Format

Send to:

Choose Destination
See comment in PubMed Commons below
J Microbiol Biotechnol. 2010 Apr;20(4):798-802.

High prevalence of Fluoroquinolone- and Methicillin-resistant Staphylococcus pseudintermedius isolates from canine pyoderma and otitis externa in veterinary teaching hospital.

Author information

  • 1BK21 Basic & Diagnostic Veterinary Specialist Program for Animal Diseases and Department of Veterinary Internal Medicine, Konkuk University, Seoul 143-701, Korea.

Abstract

Recently, a total of 74 Staphylococcus pseudintermedius isolates were collected from clinical cases of canine pyoderma and otitis externa in Korea. In this study, we examined in vitro fluoroquinolone resistance among those isolates using a standard disk diffusion technique. The results demonstrated that approximately 18.9% to 27.0% of the isolates possessed bacterial resistance to both veterinary- and human-licensed fluoroquinolones except one isolate, including moxifloxacin (18.9% resistance), levofloxacin (20.3% resistance), ofloxacin (24.3% resistance), ciprofloxacin (25.7% resistance), and enrofloxacin (27.0% resistance). Most surprisingly, 14 out of 74 (18.9%) isolates were resistant to all the five fluoroquinolones evaluated. Moreover, a PCR detection of the methicillin resistance gene (mecA) among the 74 isolates revealed that 13 out of 25 (52.0%) mecA-positive isolates, but only 7 out of 49 (14.3%) mecA-negative isolates, were resistant to one or more fluoroquinones. Taken together, our results imply that bacterial resistance to both veterinary- and human-use fluoroquinolones becomes prevalent among the S. pseudintermedius isolates from canine pyoderma and otitis externa in Korea as well as that the high prevalence of the mecA-positive S. pseudintermedius isolates carrying multiple fluoroquinolone resistance could be a potential public health problem.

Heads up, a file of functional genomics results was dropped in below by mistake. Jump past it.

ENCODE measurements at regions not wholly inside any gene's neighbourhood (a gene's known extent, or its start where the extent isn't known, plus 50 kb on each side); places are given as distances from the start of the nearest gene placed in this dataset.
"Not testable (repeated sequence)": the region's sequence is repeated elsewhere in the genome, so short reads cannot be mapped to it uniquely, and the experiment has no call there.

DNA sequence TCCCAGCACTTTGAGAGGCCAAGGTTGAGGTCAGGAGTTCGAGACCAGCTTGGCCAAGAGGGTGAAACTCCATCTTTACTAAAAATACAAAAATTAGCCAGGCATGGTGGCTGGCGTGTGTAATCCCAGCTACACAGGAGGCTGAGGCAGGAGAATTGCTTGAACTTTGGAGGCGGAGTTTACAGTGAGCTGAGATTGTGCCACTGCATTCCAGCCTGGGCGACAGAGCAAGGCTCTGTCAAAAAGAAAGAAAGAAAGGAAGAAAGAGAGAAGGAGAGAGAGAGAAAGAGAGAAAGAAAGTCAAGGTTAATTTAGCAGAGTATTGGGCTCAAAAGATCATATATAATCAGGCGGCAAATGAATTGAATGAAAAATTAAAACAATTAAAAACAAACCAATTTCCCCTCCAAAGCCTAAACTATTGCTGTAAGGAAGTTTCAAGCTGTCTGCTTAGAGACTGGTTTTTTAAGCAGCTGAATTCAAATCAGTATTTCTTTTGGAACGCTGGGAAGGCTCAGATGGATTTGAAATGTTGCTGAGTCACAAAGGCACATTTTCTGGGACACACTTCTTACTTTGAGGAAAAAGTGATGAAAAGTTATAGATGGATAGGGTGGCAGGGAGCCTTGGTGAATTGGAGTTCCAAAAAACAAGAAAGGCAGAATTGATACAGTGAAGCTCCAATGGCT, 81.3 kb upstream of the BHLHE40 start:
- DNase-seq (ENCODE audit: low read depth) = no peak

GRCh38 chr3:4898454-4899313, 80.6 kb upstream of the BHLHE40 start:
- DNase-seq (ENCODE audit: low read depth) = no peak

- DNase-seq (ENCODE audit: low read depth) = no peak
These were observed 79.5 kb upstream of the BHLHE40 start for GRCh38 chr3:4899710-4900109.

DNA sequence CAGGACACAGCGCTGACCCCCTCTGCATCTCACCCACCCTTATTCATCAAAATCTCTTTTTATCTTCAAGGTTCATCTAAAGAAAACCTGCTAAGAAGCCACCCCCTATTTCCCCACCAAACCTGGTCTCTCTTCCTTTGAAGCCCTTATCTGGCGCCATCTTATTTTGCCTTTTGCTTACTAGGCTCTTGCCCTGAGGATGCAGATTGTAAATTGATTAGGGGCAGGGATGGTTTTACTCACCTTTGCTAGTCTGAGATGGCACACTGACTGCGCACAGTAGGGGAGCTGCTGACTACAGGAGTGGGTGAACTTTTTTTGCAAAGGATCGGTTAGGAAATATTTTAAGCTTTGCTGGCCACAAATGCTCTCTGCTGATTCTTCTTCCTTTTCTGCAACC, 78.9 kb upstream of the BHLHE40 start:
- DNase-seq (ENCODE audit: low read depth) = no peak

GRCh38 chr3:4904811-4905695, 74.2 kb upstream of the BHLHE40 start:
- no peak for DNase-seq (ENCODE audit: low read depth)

PMID:
20467256
[PubMed - indexed for MEDLINE]
Free full text
PubMed Commons home

PubMed Commons

0 comments
How to join PubMed Commons

    Supplemental Content

    Full text links

    Icon for The Korean Society for Microbiology and Biotechnology.
    Loading ...
    Write to the Help Desk